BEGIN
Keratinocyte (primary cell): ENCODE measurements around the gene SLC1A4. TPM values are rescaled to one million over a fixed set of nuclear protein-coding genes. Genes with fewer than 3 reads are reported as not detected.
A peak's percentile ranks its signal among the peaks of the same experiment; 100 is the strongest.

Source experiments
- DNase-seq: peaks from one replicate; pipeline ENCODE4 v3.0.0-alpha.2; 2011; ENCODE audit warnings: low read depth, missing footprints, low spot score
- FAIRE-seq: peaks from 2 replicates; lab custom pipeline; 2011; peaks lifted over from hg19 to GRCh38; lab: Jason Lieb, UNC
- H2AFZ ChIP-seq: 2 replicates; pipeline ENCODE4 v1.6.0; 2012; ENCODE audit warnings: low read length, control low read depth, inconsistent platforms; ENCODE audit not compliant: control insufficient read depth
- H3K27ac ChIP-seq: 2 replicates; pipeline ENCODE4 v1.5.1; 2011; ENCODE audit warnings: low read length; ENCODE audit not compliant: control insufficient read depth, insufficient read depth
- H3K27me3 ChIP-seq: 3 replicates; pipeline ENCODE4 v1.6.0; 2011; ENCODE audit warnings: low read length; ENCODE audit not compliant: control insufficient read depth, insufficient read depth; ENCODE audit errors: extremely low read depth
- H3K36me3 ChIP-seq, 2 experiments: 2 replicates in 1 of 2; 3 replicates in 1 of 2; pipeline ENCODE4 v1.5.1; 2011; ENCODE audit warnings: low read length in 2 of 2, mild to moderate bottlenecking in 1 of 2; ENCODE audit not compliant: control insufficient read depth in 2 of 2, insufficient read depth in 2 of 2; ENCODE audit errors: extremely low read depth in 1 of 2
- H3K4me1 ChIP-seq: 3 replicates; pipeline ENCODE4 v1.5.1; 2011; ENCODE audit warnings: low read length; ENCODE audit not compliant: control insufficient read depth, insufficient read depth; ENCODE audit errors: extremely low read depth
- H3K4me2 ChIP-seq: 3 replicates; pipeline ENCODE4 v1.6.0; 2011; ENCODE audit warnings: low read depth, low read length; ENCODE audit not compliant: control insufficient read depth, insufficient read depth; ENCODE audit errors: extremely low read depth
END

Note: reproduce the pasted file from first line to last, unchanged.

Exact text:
Keratinocyte (primary cell): ENCODE measurements around the gene SLC1A4. TPM values are rescaled to one million over a fixed set of nuclear protein-coding genes. Genes with fewer than 3 reads are reported as not detected.
A peak's percentile ranks its signal among the peaks of the same experiment; 100 is the strongest.

Source experiments
- DNase-seq: peaks from one replicate; pipeline ENCODE4 v3.0.0-alpha.2; 2011; ENCODE audit warnings: low read depth, missing footprints, low spot score
- FAIRE-seq: peaks from 2 replicates; lab custom pipeline; 2011; peaks lifted over from hg19 to GRCh38; lab: Jason Lieb, UNC
- H2AFZ ChIP-seq: 2 replicates; pipeline ENCODE4 v1.6.0; 2012; ENCODE audit warnings: low read length, control low read depth, inconsistent platforms; ENCODE audit not compliant: control insufficient read depth
- H3K27ac ChIP-seq: 2 replicates; pipeline ENCODE4 v1.5.1; 2011; ENCODE audit warnings: low read length; ENCODE audit not compliant: control insufficient read depth, insufficient read depth
- H3K27me3 ChIP-seq: 3 replicates; pipeline ENCODE4 v1.6.0; 2011; ENCODE audit warnings: low read length; ENCODE audit not compliant: control insufficient read depth, insufficient read depth; ENCODE audit errors: extremely low read depth
- H3K36me3 ChIP-seq, 2 experiments: 2 replicates in 1 of 2; 3 replicates in 1 of 2; pipeline ENCODE4 v1.5.1; 2011; ENCODE audit warnings: low read length in 2 of 2, mild to moderate bottlenecking in 1 of 2; ENCODE audit not compliant: control insufficient read depth in 2 of 2, insufficient read depth in 2 of 2; ENCODE audit errors: extremely low read depth in 1 of 2
- H3K4me1 ChIP-seq: 3 replicates; pipeline ENCODE4 v1.5.1; 2011; ENCODE audit warnings: low read length; ENCODE audit not compliant: control insufficient read depth, insufficient read depth; ENCODE audit errors: extremely low read depth
- H3K4me2 ChIP-seq: 3 replicates; pipeline ENCODE4 v1.6.0; 2011; ENCODE audit warnings: low read depth, low read length; ENCODE audit not compliant: control insufficient read depth, insufficient read depth; ENCODE audit errors: extremely low read depth